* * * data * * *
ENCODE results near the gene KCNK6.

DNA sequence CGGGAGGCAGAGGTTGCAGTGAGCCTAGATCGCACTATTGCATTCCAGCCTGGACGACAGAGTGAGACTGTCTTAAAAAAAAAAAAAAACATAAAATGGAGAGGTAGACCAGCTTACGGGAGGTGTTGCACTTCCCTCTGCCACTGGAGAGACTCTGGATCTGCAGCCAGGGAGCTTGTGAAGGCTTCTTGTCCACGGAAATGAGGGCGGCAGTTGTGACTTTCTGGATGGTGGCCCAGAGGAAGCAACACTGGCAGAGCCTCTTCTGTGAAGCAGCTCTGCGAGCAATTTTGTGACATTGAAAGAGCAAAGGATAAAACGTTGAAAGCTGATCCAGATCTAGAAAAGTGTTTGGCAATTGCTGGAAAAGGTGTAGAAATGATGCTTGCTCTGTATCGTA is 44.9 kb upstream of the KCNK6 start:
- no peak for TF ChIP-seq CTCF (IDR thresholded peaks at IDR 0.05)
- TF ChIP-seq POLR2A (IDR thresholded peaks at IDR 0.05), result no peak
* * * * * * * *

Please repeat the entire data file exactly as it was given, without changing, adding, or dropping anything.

ENCODE results near the gene KCNK6.

DNA sequence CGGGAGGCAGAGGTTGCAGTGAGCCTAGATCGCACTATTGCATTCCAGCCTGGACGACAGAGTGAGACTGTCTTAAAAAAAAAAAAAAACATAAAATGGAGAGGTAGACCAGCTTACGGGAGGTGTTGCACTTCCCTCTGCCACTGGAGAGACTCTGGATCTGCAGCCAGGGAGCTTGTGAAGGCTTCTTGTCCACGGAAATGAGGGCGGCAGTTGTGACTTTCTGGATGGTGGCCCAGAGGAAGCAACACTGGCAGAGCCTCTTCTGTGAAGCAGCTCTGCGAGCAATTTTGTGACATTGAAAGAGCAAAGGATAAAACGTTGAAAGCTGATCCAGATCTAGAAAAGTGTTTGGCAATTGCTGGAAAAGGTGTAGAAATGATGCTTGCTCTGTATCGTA is 44.9 kb upstream of the KCNK6 start:
- no peak for TF ChIP-seq CTCF (IDR thresholded peaks at IDR 0.05)
- TF ChIP-seq POLR2A (IDR thresholded peaks at IDR 0.05), result no peak